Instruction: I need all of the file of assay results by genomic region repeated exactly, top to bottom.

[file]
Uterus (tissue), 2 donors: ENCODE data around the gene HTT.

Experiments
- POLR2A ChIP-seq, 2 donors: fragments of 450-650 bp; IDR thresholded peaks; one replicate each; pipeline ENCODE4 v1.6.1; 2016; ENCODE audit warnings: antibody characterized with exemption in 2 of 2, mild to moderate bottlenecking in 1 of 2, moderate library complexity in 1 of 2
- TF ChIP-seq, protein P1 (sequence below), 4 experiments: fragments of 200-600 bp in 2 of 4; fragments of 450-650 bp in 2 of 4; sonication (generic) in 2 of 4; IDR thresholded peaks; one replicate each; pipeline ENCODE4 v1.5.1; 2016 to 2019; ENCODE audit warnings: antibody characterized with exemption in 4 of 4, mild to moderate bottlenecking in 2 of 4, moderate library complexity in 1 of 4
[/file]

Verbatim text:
Uterus (tissue), 2 donors: ENCODE data around the gene HTT.

Experiments
- POLR2A ChIP-seq, 2 donors: fragments of 450-650 bp; IDR thresholded peaks; one replicate each; pipeline ENCODE4 v1.6.1; 2016; ENCODE audit warnings: antibody characterized with exemption in 2 of 2, mild to moderate bottlenecking in 1 of 2, moderate library complexity in 1 of 2
- TF ChIP-seq, protein P1 (sequence below), 4 experiments: fragments of 200-600 bp in 2 of 4; fragments of 450-650 bp in 2 of 4; sonication (generic) in 2 of 4; IDR thresholded peaks; one replicate each; pipeline ENCODE4 v1.5.1; 2016 to 2019; ENCODE audit warnings: antibody characterized with exemption in 4 of 4, mild to moderate bottlenecking in 2 of 4, moderate library complexity in 1 of 4